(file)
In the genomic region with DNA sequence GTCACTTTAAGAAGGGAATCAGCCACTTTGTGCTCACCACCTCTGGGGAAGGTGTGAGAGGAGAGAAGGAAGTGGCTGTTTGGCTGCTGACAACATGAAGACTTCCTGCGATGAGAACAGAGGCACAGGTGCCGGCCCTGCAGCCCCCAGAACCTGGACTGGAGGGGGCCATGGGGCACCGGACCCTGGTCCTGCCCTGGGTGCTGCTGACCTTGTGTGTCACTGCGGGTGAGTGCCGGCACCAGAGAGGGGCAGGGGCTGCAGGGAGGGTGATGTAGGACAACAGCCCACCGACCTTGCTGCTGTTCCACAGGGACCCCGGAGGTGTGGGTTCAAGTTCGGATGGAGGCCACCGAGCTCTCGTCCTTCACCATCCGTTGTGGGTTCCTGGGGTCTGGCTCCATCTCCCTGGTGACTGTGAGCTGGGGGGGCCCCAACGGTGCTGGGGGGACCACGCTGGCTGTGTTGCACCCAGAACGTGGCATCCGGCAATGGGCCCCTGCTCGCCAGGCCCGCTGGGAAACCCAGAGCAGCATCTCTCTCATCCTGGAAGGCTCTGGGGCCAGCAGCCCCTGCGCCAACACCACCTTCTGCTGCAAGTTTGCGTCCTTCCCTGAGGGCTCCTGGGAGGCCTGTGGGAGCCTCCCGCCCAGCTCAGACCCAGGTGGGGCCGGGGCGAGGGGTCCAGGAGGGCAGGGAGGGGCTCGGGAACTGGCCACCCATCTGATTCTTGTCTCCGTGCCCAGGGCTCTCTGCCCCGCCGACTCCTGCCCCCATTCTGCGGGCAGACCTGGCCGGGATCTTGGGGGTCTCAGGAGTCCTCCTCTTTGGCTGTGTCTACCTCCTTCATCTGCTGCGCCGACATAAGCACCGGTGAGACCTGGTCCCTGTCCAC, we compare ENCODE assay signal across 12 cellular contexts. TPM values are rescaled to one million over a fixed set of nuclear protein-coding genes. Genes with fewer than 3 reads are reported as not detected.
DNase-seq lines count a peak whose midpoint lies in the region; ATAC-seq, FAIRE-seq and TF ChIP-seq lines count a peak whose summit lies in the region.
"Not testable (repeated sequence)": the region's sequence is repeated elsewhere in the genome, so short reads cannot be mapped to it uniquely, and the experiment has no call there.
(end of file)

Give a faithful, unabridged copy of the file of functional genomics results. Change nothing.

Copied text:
In the genomic region with DNA sequence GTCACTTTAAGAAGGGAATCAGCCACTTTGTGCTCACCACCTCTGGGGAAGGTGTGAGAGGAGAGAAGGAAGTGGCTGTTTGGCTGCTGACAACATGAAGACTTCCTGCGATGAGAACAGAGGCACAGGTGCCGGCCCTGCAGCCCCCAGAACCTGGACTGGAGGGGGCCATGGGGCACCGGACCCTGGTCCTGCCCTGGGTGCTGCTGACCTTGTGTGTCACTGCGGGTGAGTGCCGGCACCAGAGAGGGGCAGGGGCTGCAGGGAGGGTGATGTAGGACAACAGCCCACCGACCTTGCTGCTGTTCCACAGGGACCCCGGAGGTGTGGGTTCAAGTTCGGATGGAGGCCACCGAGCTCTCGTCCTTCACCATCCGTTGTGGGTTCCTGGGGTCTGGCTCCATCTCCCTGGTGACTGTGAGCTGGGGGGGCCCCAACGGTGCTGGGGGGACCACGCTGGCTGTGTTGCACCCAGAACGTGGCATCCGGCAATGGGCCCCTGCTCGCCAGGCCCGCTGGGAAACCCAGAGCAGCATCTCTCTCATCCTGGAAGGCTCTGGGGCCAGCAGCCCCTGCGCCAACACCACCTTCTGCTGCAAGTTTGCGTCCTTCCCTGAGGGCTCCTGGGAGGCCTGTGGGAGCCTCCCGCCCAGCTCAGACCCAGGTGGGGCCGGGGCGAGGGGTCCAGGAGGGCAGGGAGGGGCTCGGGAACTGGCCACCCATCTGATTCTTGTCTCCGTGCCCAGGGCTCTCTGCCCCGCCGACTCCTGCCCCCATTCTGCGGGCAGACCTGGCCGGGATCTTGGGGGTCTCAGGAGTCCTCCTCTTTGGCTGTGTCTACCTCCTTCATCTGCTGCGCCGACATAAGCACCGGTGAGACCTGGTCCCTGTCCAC, we compare ENCODE assay signal across 12 cellular contexts. TPM values are rescaled to one million over a fixed set of nuclear protein-coding genes. Genes with fewer than 3 reads are reported as not detected.
DNase-seq lines count a peak whose midpoint lies in the region; ATAC-seq, FAIRE-seq and TF ChIP-seq lines count a peak whose summit lies in the region.
"Not testable (repeated sequence)": the region's sequence is repeated elsewhere in the genome, so short reads cannot be mapped to it uniquely, and the experiment has no call there.